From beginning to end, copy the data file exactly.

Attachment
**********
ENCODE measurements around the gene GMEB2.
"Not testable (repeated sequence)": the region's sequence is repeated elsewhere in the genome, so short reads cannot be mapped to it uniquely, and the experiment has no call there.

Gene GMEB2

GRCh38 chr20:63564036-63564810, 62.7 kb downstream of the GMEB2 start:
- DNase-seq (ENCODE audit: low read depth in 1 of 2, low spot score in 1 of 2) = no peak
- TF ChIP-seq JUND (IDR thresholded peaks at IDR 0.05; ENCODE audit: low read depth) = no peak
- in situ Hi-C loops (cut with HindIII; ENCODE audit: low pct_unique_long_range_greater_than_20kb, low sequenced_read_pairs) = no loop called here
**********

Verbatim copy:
ENCODE measurements around the gene GMEB2.
"Not testable (repeated sequence)": the region's sequence is repeated elsewhere in the genome, so short reads cannot be mapped to it uniquely, and the experiment has no call there.

Gene GMEB2

GRCh38 chr20:63564036-63564810, 62.7 kb downstream of the GMEB2 start:
- DNase-seq (ENCODE audit: low read depth in 1 of 2, low spot score in 1 of 2) = no peak
- TF ChIP-seq JUND (IDR thresholded peaks at IDR 0.05; ENCODE audit: low read depth) = no peak
- in situ Hi-C loops (cut with HindIII; ENCODE audit: low pct_unique_long_range_greater_than_20kb, low sequenced_read_pairs) = no loop called here